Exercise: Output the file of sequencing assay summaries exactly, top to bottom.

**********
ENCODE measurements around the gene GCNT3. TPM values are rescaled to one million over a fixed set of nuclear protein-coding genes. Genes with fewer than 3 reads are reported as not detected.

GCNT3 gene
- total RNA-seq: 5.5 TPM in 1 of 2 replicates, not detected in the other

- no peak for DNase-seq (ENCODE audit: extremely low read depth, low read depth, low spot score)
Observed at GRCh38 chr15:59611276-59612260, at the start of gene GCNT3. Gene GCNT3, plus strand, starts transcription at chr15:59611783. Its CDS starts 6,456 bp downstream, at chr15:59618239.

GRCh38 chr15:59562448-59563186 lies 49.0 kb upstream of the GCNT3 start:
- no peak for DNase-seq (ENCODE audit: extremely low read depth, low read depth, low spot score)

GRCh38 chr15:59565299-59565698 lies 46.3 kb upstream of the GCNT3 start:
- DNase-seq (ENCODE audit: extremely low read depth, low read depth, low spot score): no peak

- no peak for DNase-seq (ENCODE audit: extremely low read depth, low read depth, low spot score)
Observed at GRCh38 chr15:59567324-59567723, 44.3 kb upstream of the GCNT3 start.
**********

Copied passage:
ENCODE measurements around the gene GCNT3. TPM values are rescaled to one million over a fixed set of nuclear protein-coding genes. Genes with fewer than 3 reads are reported as not detected.

GCNT3 gene
- total RNA-seq: 5.5 TPM in 1 of 2 replicates, not detected in the other

- no peak for DNase-seq (ENCODE audit: extremely low read depth, low read depth, low spot score)
Observed at GRCh38 chr15:59611276-59612260, at the start of gene GCNT3. Gene GCNT3, plus strand, starts transcription at chr15:59611783. Its CDS starts 6,456 bp downstream, at chr15:59618239.

GRCh38 chr15:59562448-59563186 lies 49.0 kb upstream of the GCNT3 start:
- no peak for DNase-seq (ENCODE audit: extremely low read depth, low read depth, low spot score)

GRCh38 chr15:59565299-59565698 lies 46.3 kb upstream of the GCNT3 start:
- DNase-seq (ENCODE audit: extremely low read depth, low read depth, low spot score): no peak

- no peak for DNase-seq (ENCODE audit: extremely low read depth, low read depth, low spot score)
Observed at GRCh38 chr15:59567324-59567723, 44.3 kb upstream of the GCNT3 start.